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A note on Katrina coverage suits

I notice that at the trial-lawyer-defense website TortDeform.com, Cyrus Dugger takes issue with the statement in my recent Times (U.K.) op-ed that in Mississippi, "insurers besieged by the state's politico-legal tag teams are offering billions to settle Katrina flood-damage claims, notwithstanding clear flood exclusions in their policies." Let me clarify, then. Since their initial attempt to knock out flood exclusions fared badly in court, Hood and Scruggs are no longer characterizing the claims as being for flood damage which insurers must pay for notwithstanding the exclusion. Instead they are presenting them as "my house is gone and you can't prove it wasn't wind" claims. Besieged by the aforementioned tag-teams, insurers are offering billions to settle claims which both sides know perfectly well were caused by the storm surge rather than wind, even if for purposes of litigation Scruggs and Hood pretend otherwise. In other words, I think NYT business columnist Joseph Nocera is exactly right in writing recently that this is not a case of "reasonable people contesting water versus wind", as goes on elsewhere in insurance coverage litigation, but rather that "in Mississippi, the insurance contract has been largely tossed aside by the power of litigation" and that claimants there are "trying to abrogate the terms of the contract they�ve signed with their insurers. It is hard to see how an economy can function if contracts are not upheld."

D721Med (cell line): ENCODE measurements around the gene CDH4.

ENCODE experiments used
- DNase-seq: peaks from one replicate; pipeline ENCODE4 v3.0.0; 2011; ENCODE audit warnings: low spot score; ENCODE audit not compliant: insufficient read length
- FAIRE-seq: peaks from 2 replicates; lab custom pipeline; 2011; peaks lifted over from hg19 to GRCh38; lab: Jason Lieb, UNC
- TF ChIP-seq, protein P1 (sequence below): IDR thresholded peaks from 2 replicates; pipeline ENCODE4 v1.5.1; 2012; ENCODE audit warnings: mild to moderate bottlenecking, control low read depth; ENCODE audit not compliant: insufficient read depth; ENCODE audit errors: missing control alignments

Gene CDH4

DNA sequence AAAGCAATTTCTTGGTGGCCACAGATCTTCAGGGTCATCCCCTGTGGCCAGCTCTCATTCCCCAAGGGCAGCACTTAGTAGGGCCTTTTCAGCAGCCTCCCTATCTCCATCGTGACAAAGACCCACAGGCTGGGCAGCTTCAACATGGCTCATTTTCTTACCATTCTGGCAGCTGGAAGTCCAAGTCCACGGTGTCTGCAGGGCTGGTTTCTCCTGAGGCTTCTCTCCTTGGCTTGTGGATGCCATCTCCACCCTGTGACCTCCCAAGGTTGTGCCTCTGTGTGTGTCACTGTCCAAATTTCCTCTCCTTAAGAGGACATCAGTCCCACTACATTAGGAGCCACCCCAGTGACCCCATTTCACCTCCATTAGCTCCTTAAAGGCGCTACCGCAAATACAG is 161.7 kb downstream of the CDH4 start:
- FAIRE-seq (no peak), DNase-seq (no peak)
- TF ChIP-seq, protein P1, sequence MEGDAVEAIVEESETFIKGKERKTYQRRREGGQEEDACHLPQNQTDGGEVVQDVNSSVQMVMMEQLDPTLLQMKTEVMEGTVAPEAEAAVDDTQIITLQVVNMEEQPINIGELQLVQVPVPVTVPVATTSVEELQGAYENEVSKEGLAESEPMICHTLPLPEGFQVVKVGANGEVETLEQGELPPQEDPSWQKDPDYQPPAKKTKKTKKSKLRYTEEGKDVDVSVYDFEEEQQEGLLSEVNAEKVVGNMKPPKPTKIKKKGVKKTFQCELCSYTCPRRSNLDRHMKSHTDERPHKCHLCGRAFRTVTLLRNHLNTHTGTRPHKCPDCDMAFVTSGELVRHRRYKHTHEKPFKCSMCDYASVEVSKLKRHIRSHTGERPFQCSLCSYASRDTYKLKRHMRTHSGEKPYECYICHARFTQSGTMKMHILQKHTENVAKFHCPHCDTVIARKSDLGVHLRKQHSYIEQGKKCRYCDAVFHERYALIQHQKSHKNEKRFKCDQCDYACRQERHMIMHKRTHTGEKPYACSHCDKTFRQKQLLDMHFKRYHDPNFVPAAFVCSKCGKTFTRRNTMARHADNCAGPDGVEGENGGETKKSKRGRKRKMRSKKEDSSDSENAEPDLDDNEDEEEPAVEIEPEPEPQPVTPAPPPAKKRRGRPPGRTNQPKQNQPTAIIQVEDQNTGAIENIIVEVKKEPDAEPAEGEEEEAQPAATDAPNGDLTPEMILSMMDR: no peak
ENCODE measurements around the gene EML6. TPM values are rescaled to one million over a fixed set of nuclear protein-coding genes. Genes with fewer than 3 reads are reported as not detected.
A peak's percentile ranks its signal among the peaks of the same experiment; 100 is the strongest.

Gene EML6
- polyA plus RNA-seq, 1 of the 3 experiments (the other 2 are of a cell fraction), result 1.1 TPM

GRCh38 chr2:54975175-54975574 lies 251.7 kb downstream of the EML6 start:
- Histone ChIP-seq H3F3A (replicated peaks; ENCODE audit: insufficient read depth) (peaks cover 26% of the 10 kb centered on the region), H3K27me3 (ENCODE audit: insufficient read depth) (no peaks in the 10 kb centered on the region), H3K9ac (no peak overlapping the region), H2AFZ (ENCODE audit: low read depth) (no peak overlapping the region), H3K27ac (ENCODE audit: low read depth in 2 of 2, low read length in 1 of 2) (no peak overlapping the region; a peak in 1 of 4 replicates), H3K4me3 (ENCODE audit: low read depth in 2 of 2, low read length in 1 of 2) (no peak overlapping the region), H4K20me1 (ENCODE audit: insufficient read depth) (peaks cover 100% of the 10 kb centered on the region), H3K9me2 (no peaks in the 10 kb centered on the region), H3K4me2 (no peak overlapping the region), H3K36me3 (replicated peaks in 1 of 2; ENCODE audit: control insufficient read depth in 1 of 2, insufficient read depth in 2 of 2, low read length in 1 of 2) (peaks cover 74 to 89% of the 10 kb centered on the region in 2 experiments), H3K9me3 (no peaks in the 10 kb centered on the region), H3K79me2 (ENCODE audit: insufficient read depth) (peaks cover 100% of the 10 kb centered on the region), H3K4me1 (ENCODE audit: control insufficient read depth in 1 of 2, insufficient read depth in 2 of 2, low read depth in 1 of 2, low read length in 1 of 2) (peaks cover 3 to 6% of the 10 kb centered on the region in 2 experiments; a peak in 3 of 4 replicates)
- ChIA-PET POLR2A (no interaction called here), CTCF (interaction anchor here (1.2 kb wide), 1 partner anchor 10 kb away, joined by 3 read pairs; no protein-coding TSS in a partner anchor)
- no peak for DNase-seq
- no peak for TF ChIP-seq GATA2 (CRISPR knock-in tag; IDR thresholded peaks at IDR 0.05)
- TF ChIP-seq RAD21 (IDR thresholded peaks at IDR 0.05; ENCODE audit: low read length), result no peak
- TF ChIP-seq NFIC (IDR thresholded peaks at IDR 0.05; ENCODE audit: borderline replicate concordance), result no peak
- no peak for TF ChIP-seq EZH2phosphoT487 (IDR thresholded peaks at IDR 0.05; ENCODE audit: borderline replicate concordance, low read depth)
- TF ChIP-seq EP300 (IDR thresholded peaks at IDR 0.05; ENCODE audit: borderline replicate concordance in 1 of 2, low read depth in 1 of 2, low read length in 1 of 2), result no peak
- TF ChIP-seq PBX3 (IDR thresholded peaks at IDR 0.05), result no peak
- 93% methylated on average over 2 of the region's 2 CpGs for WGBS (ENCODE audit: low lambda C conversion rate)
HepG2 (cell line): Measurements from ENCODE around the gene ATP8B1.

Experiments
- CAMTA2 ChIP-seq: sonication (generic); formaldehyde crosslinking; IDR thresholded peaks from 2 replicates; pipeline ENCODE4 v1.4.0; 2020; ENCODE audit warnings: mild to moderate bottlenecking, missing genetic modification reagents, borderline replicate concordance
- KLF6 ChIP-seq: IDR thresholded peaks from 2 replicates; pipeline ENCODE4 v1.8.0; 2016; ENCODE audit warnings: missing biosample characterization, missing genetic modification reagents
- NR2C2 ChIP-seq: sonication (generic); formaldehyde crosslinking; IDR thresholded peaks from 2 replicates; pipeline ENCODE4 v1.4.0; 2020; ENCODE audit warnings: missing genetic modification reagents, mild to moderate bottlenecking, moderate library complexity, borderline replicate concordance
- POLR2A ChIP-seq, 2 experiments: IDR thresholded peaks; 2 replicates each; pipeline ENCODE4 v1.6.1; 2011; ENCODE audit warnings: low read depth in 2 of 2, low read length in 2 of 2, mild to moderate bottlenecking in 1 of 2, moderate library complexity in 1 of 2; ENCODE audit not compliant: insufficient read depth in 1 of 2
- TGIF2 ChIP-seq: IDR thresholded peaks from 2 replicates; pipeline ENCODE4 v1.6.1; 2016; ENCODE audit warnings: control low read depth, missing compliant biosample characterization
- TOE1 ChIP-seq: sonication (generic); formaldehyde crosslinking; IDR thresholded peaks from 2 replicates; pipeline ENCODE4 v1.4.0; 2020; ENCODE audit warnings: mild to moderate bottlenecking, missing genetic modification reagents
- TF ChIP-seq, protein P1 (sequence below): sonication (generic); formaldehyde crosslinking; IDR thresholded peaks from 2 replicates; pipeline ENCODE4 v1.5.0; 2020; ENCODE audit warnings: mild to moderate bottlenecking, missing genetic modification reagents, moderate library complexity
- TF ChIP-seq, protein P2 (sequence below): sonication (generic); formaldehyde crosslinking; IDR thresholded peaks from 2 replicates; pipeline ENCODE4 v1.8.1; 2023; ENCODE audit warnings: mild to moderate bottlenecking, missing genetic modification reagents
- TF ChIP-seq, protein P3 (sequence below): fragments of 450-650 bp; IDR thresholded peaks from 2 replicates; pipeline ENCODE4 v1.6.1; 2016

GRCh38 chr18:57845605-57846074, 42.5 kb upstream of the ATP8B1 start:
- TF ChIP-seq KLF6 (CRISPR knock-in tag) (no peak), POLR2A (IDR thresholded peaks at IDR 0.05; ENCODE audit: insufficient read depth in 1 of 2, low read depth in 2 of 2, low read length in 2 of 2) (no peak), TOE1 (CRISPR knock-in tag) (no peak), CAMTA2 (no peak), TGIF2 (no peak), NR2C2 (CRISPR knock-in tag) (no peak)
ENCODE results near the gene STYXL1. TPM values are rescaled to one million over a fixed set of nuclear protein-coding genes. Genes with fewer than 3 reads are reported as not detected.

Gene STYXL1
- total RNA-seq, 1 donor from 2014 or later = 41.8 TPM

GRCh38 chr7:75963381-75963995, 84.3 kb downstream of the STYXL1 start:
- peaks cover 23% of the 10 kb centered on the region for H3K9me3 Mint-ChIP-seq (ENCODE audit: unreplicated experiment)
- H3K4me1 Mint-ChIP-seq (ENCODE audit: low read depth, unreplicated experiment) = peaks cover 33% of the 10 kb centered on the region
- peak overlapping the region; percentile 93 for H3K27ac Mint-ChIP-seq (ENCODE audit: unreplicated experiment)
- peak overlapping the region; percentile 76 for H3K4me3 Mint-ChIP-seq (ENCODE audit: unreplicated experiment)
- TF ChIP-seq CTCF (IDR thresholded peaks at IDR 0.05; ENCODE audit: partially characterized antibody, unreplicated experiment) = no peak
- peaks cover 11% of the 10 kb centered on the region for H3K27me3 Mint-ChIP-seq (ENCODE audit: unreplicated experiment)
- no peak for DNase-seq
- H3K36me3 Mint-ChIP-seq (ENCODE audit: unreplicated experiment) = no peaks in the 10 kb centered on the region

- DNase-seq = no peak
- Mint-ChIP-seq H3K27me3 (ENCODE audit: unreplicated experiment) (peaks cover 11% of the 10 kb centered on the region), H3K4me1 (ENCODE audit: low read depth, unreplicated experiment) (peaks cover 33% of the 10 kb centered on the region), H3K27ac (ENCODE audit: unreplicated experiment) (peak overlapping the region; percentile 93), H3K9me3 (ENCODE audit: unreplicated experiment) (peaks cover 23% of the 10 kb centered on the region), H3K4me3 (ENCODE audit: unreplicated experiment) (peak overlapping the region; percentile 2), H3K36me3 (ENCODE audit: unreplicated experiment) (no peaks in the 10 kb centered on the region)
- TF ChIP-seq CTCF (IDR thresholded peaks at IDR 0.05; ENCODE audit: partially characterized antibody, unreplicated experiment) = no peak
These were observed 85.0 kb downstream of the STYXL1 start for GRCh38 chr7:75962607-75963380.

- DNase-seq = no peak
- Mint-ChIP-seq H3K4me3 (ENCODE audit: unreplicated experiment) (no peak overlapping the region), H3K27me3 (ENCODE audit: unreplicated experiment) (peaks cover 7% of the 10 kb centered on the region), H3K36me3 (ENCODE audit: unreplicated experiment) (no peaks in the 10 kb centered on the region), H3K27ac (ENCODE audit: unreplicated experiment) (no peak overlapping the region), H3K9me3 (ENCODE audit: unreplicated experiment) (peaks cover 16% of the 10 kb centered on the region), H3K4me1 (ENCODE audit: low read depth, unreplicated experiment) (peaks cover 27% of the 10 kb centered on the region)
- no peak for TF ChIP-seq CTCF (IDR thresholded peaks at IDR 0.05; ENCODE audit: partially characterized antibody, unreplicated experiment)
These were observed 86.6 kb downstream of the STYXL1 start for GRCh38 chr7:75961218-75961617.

Dugger also falsely attributes to me the position "that even if the home is damaged by wind, if the already damaged/destroyed home is later further damaged by flooding, even hours or perhaps days later, the insurance company no longer has to pay ... anything". He does not document where I supposedly said this, not surprisingly since it is not in fact a position I have ever taken. So far as I can recall, I have referred in print only twice to this particular argument for denying coverage, here (a brief and neutral description, before I read Judge Senter's opinion) and here (two days later, where I described such a grounds for denying coverage as one that was "strained" and would be "harsh if not fraudulent" in the context of the Nationwide policy, and pointed out that Nationwide itself was not asserting a right to deny coverage on such grounds to Katrina victims).

More: David Rossmiller contributes a calm and informative discussion of "anti-concurrent" clauses and their interpretation.



Rafael Mangual
Project Manager,
Legal Policy

Katherine Lazarski
Manhattan Institute


Published by the Manhattan Institute

The Manhattan Insitute's Center for Legal Policy.